The holidays are meant to be a happy time filled with friends and family, but they can also bring up memories of loved ones lost.
For those who know and love Bruce Evans, this time of year means recalling the last moments they spent with their beloved brother, son and boyfriend—and wondering if he's still alive.
Evans was last seen leaving his Tucson home on Dec. 21, 2010, as he and a co-worker drove to Phoenix to conduct some business for the southside gun shop where Evans worked. He was supposed to be home that night.
When he didn't return, relatives filed a missing-person report with the Pima County Sheriff's Department.
Foul play is suspected, but no one has been arrested in connection with Evans' disappearance, according to sheriff's detectives.
Though he is still officially considered missing, Evans' family members aren't hopeful.
"We think he's dead," said Evans' sister, Jennifer Barris, last week. "He wouldn't just leave. He always told us that he couldn't leave again. He couldn't leave Mom again."
Barris, mother Rose Westmoreland and others commemorated the anniversary of Evans' disappearance by releasing red, heart-shaped "I Love You" balloons into the sky. Included with the balloons were the ashes of burned letters from friends and family members, Barris said—letters filled with "everything we never got to say to him."
"He was an awesome big brother," Barris said. "We miss him so much."
A native Tucsonan, Evans—who would have turned 38 last August—returned to Southern Arizona two years ago after living and working for several years in Arkansas, where he helped design and build handguns. The opportunity to come back to Tucson popped up in the fall of 2009, when Evans' then-wife, Monica, heard an acquaintance was looking for help opening a gun shop.
"Of course, he was all for that," Barris said. "He was looking for a reason to come back home."
But not long after Evans returned to Tucson, bad things started to happen.
In April 2010, he was arrested in Michigan when found in possession of a load of marijuana, Barris said. He was transporting the drugs for a co-worker associated with the gun shop, she said. It was the same co-worker Evans was supposed to drive to Phoenix with on the day he disappeared, according to Barris.
The Tucson Weekly is not identifying Evans' co-workers, or the gun shop, because authorities have not identified any suspects in the case.
Kurt Dabb, a homicide detective with the Pima County Sheriff's Department, who is investigating Evans' disappearance, declined to name anyone interviewed beyond immediate family members, citing concerns about compromising the case. He did confirm that some form of criminal activity likely led to Evans' disappearance.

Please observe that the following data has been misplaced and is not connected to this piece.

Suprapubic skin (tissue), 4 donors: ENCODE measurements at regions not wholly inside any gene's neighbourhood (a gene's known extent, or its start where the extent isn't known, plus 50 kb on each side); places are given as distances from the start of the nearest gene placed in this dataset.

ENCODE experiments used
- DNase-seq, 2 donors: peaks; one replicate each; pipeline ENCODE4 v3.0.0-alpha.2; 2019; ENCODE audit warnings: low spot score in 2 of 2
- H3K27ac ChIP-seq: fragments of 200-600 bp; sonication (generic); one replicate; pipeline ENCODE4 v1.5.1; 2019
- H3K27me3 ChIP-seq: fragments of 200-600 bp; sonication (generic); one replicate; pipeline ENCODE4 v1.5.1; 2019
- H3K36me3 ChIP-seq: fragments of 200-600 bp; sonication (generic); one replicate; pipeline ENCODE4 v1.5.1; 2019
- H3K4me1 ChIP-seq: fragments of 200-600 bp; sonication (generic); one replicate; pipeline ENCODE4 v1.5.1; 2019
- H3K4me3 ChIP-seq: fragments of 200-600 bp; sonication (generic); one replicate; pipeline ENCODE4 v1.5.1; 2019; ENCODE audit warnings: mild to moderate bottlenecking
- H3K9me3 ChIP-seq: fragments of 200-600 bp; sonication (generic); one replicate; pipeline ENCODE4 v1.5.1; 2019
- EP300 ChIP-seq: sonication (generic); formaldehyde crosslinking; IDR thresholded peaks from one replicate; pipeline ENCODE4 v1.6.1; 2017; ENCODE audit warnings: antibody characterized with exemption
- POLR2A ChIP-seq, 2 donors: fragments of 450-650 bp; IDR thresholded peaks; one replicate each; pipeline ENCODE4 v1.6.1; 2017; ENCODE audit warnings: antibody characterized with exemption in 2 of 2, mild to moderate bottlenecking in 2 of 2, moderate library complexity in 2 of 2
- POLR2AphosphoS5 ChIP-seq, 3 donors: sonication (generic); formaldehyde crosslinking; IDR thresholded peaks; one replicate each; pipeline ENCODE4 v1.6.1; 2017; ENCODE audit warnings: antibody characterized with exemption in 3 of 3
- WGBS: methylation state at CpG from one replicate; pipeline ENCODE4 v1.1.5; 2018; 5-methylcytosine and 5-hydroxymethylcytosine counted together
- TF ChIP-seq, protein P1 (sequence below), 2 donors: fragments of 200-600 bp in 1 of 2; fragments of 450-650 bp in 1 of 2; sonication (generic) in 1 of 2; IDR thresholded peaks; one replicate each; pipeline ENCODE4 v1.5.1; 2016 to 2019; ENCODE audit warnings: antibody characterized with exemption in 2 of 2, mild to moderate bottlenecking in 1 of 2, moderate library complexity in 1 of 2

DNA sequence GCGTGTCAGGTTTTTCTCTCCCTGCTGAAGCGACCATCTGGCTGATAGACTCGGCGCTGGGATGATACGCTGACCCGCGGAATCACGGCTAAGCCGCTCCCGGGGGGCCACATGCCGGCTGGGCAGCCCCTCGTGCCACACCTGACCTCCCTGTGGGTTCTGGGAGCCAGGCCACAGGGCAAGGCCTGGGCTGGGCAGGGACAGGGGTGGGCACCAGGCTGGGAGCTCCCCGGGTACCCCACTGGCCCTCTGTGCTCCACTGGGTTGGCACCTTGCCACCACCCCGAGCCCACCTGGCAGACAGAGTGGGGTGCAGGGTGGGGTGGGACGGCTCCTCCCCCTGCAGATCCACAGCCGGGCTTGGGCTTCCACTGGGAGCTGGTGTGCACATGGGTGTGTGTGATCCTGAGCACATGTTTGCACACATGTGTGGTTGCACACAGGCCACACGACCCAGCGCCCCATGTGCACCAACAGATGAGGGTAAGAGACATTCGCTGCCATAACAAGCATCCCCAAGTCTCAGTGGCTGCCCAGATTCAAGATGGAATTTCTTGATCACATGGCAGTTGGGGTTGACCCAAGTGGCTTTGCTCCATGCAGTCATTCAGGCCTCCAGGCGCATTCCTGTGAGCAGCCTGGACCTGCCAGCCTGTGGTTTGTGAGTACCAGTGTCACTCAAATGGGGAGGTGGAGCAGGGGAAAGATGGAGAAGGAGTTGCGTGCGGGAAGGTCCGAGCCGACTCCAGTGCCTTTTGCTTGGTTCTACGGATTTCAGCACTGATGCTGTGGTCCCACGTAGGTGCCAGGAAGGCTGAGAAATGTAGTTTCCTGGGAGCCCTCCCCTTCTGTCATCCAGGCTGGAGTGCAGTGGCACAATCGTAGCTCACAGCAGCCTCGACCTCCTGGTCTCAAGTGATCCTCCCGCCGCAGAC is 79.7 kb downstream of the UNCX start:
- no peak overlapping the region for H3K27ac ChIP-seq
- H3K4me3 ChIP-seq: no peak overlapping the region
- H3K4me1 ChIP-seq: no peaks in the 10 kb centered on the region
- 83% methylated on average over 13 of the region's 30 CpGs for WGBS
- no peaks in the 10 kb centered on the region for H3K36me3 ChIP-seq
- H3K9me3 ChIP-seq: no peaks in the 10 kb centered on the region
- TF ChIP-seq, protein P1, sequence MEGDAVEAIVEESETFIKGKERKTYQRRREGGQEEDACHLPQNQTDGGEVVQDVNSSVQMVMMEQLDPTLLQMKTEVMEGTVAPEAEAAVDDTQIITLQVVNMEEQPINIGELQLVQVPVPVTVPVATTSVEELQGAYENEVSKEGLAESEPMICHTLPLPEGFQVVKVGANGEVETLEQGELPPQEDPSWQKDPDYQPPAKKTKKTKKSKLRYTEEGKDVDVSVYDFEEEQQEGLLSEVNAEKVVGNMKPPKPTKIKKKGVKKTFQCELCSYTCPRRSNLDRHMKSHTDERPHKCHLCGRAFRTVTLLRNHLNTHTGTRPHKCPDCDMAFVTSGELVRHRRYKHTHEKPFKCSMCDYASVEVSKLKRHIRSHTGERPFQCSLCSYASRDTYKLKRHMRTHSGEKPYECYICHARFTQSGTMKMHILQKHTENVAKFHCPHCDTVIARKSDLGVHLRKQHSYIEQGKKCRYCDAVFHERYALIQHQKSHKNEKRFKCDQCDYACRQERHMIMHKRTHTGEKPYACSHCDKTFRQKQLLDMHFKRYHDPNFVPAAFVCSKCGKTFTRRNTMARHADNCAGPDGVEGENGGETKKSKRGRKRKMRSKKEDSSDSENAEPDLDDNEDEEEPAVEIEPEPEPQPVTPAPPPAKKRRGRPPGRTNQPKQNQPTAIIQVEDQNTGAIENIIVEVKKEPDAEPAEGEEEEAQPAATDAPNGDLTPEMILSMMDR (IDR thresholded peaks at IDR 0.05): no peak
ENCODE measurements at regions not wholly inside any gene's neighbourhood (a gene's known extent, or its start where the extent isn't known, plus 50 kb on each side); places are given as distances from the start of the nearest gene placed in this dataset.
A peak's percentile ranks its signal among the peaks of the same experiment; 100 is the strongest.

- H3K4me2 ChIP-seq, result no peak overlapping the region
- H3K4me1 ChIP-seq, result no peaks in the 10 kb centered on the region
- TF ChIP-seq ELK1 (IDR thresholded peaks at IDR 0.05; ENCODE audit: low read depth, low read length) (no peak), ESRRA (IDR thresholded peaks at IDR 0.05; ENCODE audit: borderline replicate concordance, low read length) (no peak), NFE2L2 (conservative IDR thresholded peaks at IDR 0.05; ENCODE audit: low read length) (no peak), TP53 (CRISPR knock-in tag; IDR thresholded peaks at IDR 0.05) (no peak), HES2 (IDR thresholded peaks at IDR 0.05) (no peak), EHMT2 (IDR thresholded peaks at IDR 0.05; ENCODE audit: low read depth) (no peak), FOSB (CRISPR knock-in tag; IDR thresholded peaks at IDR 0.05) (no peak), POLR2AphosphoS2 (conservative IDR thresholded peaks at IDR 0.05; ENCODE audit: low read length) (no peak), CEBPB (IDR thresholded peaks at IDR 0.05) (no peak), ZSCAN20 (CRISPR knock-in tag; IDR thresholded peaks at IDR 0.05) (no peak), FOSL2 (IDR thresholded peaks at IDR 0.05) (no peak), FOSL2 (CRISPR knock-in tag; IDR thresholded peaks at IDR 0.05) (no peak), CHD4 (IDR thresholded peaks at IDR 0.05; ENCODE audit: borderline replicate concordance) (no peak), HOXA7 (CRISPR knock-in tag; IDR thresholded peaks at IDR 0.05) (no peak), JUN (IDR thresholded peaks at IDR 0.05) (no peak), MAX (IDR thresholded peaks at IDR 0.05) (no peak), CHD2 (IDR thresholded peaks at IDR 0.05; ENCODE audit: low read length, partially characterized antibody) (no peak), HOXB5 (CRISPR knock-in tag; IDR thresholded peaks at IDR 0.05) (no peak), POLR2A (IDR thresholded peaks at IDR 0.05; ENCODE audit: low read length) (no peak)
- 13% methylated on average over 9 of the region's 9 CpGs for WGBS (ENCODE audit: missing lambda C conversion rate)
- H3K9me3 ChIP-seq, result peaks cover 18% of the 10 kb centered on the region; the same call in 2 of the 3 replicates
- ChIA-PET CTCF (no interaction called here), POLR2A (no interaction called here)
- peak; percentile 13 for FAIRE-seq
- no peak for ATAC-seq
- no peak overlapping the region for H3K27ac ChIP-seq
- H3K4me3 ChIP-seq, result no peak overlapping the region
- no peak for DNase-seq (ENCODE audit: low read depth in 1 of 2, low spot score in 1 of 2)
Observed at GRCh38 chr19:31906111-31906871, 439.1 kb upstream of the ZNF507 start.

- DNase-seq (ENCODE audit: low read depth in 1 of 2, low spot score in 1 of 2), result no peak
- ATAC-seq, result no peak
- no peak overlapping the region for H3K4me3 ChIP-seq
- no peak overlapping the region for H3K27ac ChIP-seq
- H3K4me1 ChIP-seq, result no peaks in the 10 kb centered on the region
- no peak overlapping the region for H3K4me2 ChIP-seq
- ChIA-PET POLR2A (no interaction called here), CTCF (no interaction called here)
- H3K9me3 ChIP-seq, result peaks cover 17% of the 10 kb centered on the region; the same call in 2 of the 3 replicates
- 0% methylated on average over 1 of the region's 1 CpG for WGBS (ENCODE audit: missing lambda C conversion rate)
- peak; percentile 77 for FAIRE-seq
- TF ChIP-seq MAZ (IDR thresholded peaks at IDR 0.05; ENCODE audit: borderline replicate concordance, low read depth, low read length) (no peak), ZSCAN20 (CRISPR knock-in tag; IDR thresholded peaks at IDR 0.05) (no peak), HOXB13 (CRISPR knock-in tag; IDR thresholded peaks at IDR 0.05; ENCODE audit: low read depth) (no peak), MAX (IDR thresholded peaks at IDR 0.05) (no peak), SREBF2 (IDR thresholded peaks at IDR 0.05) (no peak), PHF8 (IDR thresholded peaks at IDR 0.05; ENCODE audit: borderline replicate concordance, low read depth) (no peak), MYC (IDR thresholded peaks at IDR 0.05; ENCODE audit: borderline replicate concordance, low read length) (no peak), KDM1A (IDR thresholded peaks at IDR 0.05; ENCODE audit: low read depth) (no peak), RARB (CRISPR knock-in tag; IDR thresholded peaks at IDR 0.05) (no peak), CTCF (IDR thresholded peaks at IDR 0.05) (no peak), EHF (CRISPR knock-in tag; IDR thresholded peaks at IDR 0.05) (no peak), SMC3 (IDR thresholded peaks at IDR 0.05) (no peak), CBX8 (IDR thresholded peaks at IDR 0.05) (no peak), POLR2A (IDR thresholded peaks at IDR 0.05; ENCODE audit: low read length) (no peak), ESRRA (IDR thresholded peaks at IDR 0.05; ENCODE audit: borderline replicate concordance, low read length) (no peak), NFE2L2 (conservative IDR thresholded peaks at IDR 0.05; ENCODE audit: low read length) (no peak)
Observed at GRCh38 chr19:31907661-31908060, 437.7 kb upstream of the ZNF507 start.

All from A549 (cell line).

Barris said she and her family "were clueless" about Evans' arrest prior to his disappearance. Though she has no proof, Barris said she believes her brother felt compelled to commit crimes on behalf of a co-worker, because that person helped Evans get the job that enabled him to return to Tucson.
"I think he was trapped, honestly," Barris said. "All his eggs were in one basket. I think he was trying to get out of all this, and that's why something happened to him."
Dabb said his gut tells him Evans is the victim of a homicide. "When things don't add up ... you get a pretty good indication of foul play," Dabb said. But for the time being, he will continue to treat it as a missing-person case.
"This is still active," Dabb said. "We're still trying to track down as many leads as we can. We haven't gotten much help from the public."
Several local media outlets ran brief items when Evans disappeared last year, but there has been little public attention given to the case since. A handful of websites devoted to missing persons have posted information about Evans. Last January, his girlfriend, Brandy Miller, created a "Bruce Evans Missing" Facebook page that has about 66 subscribers.
The most recent post on the page's wall is from Evans' mother, Rose Westmoreland, on the anniversary of his disappearance. It says the balloons and letters released that day were "sent ... to heaven to let you know how much we love and miss you."
Westmoreland declined to comment for this story, and attempts to contact Miller were unsuccessful.